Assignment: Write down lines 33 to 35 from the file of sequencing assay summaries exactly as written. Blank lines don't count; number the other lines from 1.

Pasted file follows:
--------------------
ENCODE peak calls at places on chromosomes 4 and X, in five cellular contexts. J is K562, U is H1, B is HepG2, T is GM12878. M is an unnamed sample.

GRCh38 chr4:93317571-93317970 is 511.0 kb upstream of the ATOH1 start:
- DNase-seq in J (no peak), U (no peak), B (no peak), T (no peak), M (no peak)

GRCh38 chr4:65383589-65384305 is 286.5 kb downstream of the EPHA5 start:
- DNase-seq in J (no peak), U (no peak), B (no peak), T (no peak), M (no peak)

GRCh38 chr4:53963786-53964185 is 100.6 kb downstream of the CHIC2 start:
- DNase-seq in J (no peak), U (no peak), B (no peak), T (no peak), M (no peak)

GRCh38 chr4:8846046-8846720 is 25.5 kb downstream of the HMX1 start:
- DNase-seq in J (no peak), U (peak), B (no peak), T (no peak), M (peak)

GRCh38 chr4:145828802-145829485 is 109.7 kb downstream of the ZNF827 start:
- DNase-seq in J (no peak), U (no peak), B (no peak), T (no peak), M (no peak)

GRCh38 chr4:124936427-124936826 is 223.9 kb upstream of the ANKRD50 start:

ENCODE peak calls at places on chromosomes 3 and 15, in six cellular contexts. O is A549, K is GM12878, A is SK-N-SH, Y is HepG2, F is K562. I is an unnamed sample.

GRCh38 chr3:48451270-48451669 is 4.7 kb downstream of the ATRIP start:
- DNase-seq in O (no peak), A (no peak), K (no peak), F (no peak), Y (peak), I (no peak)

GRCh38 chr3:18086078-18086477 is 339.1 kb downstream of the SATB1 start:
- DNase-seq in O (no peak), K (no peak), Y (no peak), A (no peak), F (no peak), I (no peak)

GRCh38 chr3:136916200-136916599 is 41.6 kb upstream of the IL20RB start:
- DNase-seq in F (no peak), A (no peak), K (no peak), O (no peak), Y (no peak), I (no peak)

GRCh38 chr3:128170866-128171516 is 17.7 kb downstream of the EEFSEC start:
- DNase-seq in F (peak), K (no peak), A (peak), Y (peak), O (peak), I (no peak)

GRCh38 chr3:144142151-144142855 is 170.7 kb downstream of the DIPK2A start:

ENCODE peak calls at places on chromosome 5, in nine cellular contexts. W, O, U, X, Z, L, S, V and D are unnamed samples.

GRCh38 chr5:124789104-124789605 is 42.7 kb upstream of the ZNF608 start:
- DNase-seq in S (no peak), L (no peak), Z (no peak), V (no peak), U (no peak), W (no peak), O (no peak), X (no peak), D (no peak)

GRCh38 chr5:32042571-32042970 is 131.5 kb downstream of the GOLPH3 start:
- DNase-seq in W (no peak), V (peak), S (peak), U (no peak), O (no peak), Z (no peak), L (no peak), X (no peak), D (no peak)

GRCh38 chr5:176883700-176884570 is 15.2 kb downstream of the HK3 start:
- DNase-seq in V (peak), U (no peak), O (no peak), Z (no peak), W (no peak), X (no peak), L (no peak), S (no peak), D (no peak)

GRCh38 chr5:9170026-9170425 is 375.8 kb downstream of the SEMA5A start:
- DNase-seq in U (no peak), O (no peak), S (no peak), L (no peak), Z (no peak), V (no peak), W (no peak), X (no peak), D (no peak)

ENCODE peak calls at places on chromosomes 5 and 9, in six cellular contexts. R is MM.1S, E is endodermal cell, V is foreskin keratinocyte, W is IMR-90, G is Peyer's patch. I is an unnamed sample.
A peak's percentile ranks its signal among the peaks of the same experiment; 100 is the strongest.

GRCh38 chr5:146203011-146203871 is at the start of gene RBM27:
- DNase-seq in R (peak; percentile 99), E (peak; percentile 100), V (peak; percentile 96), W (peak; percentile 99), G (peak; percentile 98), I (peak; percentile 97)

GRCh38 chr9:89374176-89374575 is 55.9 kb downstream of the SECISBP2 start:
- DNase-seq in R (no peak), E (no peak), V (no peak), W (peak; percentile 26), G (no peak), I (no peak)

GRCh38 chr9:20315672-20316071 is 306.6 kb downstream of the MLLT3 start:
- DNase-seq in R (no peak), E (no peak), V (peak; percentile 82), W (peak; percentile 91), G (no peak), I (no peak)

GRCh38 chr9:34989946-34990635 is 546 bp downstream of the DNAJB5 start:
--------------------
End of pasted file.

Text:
A peak's percentile ranks its signal among the peaks of the same experiment; 100 is the strongest.

GRCh38 chr5:146203011-146203871 is at the start of gene RBM27:
- DNase-seq in R (peak; percentile 99), E (peak; percentile 100), V (peak; percentile 96), W (peak; percentile 99), G (peak; percentile 98), I (peak; percentile 97)